Business owners sometimes become concerned that the financial mistakes or the financial condition takes a turn for the worse and they have to start thinking about filing a bankruptcy. In particular, they become worried about whether the business itself becomes part of the bankruptcy. There are different forms of being in business. If you’re a sole proprietor then certainly, any of the assets of that business are subject to the jurisdiction of the Bankruptcy Court. In addition, you might have a limited partnership or you might have just a partnership. In either case, those transactions and those corporations have to be disclosed on the bankruptcy petition.
Sometimes it’s just not possible to file, for example, a Chapter 7 case if you have a business that is worth a significant amount of money. Now, valuing the business gets to be quite tricky sometimes because you may need a professional come in there and evaluate it or it may be something that’s relatively simple. However, if there are significant assets to the business then it may very well be that you won’t be eligible for a Chapter 7 Bankruptcy, you might be eligible for a Chapter 13 Bankruptcy or for that matter, you may just need to file a Chapter 11 traditional business bankruptcy case.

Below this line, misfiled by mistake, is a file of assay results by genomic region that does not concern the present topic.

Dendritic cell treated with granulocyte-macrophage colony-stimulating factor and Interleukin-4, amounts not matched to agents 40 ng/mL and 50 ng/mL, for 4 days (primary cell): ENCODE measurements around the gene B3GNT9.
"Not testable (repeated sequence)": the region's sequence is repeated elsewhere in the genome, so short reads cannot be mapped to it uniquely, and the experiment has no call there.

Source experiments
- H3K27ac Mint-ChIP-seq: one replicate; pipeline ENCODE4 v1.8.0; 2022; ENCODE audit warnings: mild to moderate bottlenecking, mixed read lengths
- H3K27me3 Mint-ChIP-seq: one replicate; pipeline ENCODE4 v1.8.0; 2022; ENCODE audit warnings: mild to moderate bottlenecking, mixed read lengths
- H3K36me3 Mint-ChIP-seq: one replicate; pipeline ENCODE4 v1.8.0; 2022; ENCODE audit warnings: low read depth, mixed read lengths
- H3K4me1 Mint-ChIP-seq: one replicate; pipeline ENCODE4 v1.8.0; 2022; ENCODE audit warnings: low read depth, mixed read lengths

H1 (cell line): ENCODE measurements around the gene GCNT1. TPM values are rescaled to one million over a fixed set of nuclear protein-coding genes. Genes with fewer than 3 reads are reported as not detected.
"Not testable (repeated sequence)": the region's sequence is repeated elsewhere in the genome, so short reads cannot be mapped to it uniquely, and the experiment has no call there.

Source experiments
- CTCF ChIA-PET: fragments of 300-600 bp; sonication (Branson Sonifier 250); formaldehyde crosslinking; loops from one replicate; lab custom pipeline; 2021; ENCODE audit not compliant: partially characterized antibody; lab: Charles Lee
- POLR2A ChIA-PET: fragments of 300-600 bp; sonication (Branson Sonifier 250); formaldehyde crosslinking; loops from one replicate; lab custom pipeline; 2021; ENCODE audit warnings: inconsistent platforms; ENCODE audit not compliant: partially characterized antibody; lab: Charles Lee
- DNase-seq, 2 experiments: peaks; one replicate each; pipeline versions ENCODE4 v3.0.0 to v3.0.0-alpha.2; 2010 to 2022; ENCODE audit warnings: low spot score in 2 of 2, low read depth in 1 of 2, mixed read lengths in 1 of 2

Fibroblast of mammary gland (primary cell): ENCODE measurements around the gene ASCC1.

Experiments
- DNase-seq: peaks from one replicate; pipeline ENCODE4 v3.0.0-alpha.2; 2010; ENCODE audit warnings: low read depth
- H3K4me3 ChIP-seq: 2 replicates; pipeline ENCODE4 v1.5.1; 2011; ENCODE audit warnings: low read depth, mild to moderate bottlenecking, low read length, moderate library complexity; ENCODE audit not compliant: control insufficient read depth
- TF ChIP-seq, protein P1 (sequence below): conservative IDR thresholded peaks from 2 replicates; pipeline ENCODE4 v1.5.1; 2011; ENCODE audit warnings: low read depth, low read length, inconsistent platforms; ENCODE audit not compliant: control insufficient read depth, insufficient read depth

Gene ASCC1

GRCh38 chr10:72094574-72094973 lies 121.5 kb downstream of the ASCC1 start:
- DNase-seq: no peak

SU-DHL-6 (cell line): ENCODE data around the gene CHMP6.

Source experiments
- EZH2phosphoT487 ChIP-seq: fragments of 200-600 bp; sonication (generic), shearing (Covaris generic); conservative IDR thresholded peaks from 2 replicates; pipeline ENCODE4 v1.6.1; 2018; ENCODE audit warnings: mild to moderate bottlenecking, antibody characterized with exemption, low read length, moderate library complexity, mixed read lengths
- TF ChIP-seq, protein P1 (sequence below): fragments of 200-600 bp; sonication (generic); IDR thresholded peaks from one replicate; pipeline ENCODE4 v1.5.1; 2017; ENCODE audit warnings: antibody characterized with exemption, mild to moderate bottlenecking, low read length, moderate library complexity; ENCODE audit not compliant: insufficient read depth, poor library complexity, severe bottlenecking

In evaluating the business and trying to come up with a value for the business, the trustee may look at the goodwill of the business. The trustee may look at the hard inventory and the assets. They may look at the account receivables. All of those things have to be evaluated by a competent bankruptcy lawyer before you file the case. Another issue that sometimes people ask me is whether the corporation should file a bankruptcy case. My answer in 99.9% of the cases is no. There is no purpose in you filing a Chapter 7 Bankruptcy case for a corporation. The reason is fairly simple as that is you don’t or the corporation will not receive a discharge in the bankruptcy.
There are some limited circumstances in which it may make some sense to invest the attorney fees and the court filing fee to file a corporate Chapter 7 Bankruptcy. One that I can think of at the top of my head would be that if you’ve got a lot of inventory and a lot of assets that can be liquidated and you have an IRS debt that is outstanding, let’s say, for example, payroll, employee withholding taxes that remains outstanding, then it may make some sense for you to file a corporate bankruptcy for a Chapter 7 case.
At any rate, if you have any questions about whether you should file a bankruptcy case either personally or for the corporation, please call my office at 770-792-1000.